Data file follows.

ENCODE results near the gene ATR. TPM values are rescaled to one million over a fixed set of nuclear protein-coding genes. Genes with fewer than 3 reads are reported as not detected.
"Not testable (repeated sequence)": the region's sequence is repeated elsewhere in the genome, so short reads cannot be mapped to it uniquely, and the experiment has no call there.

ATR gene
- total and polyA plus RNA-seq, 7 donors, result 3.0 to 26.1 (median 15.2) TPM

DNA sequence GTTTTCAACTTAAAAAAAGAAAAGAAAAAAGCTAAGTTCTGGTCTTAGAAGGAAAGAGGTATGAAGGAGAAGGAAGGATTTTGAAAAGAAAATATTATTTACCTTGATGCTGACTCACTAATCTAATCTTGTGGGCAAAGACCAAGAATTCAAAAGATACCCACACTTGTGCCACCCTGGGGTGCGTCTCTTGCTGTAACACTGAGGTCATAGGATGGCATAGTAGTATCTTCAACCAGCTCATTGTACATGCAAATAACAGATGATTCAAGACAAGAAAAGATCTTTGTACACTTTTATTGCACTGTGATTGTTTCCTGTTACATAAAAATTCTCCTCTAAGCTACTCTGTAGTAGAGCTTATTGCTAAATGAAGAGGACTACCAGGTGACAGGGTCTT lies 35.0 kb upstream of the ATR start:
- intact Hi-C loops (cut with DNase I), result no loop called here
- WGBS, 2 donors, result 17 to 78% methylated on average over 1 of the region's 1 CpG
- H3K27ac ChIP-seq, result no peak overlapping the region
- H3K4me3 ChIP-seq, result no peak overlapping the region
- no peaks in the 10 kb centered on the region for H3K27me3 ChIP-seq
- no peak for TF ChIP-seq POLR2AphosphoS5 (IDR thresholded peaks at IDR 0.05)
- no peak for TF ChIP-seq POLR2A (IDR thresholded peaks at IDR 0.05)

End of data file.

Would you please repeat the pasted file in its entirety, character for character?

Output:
ENCODE results near the gene ATR. TPM values are rescaled to one million over a fixed set of nuclear protein-coding genes. Genes with fewer than 3 reads are reported as not detected.
"Not testable (repeated sequence)": the region's sequence is repeated elsewhere in the genome, so short reads cannot be mapped to it uniquely, and the experiment has no call there.

ATR gene
- total and polyA plus RNA-seq, 7 donors, result 3.0 to 26.1 (median 15.2) TPM

DNA sequence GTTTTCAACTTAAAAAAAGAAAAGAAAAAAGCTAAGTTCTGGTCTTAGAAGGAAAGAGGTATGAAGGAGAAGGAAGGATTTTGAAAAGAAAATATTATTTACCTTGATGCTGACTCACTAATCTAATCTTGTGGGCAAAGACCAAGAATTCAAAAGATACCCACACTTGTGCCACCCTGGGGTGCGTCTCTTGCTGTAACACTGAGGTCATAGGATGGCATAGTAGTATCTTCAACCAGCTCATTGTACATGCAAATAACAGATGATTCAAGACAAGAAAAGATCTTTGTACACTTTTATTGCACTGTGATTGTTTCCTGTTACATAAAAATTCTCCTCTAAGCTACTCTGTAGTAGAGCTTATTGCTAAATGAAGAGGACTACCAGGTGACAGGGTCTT lies 35.0 kb upstream of the ATR start:
- intact Hi-C loops (cut with DNase I), result no loop called here
- WGBS, 2 donors, result 17 to 78% methylated on average over 1 of the region's 1 CpG
- H3K27ac ChIP-seq, result no peak overlapping the region
- H3K4me3 ChIP-seq, result no peak overlapping the region
- no peaks in the 10 kb centered on the region for H3K27me3 ChIP-seq
- no peak for TF ChIP-seq POLR2AphosphoS5 (IDR thresholded peaks at IDR 0.05)
- no peak for TF ChIP-seq POLR2A (IDR thresholded peaks at IDR 0.05)